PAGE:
Designed for Self-Hosting

Rob Galanakis on March 27, 2023

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WebhookDB is designed to be self hosted. There are two reasons we designed it this way:

  • WebhookDB will end up on the critical path of your application and ETL, and you should have full ownership over its operations, including if and when you take downtime, how your data is secured, and what compute and storage resources should be available.
  • There's no way to write integrations for every single API, and any 'custom integration' system would have too many constraints to be useful. Self-hosting makes running custom integrations easy.

In this post we focus on the first reason, around actual infrastructure and hosting concerns.

WebhookDB is designed to be as self-contained as possible. It requires:

  1. A PostgreSQL database for its application data. The needs here are modest and relatively constant, so even a small database can handle significant workloads.
  2. A Redis database for its job queue. The needs here scale with your usage. But a very high throughput is generally possible with modest resources.
  3. A way to run the container/application. We provide a Dockerfile, and WebhookDB can run natively in Render and Heroku. Ideally you'd have two process types (web and worker) running, but it's also possible to run with just a web process, and run the job system in the web process. You can even run WebhookDB in function-as-a-service systems like AWS Lambda.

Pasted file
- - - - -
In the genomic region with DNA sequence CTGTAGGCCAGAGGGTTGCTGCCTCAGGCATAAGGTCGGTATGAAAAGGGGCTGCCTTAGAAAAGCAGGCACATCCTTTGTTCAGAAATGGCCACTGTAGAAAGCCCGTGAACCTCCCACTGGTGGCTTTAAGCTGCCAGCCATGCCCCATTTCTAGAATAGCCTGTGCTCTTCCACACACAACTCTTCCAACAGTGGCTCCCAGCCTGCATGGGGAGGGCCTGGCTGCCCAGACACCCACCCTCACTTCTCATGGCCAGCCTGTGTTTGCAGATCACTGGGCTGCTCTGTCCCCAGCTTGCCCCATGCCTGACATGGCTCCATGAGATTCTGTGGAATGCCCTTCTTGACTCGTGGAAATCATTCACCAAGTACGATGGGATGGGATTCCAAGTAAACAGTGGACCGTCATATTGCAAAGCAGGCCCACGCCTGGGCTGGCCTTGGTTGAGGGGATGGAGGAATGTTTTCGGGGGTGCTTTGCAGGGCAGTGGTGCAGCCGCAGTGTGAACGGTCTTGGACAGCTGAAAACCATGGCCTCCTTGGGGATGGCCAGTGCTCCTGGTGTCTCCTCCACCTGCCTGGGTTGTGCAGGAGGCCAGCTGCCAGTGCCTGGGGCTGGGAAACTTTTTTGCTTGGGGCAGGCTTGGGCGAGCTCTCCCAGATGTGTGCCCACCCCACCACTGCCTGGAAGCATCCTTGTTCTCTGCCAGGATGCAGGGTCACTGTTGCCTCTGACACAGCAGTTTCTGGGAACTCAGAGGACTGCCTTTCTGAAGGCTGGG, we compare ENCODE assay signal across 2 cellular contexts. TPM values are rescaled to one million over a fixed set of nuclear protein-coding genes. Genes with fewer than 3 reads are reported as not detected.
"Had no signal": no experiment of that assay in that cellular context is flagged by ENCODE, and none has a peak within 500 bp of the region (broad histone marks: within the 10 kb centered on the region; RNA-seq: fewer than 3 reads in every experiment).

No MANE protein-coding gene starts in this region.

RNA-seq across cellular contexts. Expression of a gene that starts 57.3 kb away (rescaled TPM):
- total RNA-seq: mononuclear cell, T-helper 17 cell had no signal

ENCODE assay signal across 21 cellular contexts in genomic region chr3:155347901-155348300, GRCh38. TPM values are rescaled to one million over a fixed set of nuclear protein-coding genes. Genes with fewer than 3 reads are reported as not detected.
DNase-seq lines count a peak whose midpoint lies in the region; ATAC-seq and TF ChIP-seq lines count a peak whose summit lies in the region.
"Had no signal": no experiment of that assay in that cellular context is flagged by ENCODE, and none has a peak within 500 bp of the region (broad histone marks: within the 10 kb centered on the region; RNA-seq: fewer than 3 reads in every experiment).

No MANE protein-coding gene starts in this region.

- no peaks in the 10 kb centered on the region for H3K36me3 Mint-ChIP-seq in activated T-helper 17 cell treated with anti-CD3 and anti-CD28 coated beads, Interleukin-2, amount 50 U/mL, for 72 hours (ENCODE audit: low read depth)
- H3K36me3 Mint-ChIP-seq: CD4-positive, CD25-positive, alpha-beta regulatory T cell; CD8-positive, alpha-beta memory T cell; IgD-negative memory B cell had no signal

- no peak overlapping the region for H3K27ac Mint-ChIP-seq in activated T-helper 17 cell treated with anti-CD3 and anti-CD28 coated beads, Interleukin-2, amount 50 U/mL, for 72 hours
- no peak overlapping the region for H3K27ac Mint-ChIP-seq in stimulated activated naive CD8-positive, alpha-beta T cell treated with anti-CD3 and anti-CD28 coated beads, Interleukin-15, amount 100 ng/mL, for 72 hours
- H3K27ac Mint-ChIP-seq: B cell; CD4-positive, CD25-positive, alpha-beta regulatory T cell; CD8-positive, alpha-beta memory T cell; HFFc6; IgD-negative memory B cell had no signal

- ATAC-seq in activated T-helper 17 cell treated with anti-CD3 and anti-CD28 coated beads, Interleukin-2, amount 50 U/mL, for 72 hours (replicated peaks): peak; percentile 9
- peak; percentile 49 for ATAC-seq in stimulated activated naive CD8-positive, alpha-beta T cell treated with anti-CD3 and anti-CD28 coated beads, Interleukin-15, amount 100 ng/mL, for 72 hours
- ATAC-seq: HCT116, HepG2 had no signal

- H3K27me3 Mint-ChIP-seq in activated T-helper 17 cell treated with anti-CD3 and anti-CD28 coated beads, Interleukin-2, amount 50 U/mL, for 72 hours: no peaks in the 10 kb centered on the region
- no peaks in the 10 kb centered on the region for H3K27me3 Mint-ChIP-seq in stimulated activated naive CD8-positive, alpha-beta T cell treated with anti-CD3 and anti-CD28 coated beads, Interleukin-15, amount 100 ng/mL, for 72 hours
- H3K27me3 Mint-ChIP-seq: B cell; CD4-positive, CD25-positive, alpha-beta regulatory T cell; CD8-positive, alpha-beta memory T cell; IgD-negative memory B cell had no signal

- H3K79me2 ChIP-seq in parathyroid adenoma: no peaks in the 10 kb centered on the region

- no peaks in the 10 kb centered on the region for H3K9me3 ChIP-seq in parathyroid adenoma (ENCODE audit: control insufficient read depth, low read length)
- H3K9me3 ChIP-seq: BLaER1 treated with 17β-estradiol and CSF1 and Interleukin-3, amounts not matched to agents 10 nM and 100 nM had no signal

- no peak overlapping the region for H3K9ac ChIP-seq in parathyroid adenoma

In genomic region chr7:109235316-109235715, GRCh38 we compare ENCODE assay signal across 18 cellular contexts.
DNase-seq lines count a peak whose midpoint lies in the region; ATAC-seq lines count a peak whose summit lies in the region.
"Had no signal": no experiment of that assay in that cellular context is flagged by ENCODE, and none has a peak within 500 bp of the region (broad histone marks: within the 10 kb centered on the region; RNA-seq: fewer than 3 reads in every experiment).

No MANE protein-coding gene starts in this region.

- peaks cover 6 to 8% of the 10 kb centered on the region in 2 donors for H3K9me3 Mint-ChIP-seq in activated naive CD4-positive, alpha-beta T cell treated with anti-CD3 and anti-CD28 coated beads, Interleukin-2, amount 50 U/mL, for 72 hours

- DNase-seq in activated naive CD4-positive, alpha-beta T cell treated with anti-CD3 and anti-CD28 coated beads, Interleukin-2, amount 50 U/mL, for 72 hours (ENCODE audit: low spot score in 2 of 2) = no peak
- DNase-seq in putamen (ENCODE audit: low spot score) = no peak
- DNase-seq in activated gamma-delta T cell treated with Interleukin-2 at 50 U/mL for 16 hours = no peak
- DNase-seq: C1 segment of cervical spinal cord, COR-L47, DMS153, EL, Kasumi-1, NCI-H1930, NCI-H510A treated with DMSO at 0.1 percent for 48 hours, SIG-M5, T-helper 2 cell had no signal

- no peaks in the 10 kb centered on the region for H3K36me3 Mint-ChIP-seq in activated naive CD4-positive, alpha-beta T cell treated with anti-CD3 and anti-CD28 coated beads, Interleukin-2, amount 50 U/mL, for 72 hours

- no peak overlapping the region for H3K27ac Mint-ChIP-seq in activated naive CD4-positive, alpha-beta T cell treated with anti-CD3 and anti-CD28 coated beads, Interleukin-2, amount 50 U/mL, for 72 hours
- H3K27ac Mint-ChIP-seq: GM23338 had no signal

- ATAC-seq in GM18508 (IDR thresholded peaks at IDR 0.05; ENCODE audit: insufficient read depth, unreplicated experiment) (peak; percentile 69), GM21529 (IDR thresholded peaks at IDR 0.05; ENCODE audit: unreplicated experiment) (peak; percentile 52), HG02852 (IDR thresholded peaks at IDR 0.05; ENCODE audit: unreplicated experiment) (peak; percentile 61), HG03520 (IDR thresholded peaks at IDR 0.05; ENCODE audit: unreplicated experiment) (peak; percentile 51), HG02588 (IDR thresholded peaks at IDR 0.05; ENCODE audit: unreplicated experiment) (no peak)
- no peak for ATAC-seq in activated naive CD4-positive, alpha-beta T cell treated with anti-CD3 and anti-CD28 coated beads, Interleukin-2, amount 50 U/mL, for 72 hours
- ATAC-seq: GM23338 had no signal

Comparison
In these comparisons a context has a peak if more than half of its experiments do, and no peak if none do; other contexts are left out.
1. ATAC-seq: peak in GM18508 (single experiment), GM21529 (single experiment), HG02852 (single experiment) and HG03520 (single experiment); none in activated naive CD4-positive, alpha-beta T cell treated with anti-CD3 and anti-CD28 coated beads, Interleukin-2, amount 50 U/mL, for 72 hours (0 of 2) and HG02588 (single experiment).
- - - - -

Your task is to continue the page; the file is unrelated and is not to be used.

4. Somewhere to write the replicated API data. This is outside the scope of WebhookDB itself — all WebhookDB needs is a connection string that can manage tables in some database. Load on this database will scale with usage. As of this writing, WebhookDB can use Postgres or DynamoDB. Other databases are on our roadmap.

There are also a couple optional dependencies:

  1. Some way to send email. This can be via Postmark, Amazon SES, or SMTP.
  2. Error reporting. We currently support Sentry, but if you need another error reporting integration let us know.

WebhookDB is delivered to you as Git repository. This should make it simple to hook up to your existing build and deploy tooling, the same way you'd handle a first-party service. Delivering as a Git repository also makes it easy to write custom integrations and to support continuity as part of our friendly licensing.

You also get extensive documentation and runbooks to ease configuration and operation.

Our goal, and experience, is that it doesn't take more than a few minutes to get WebhookDB running in production.

Of course, if you're not ready to self-host, our hosted WebhookDB is pretty great, and can migrate seamlessly to a self-hosted version. In any case, we'd love it if you gave WebhookDB a try or got in touch.

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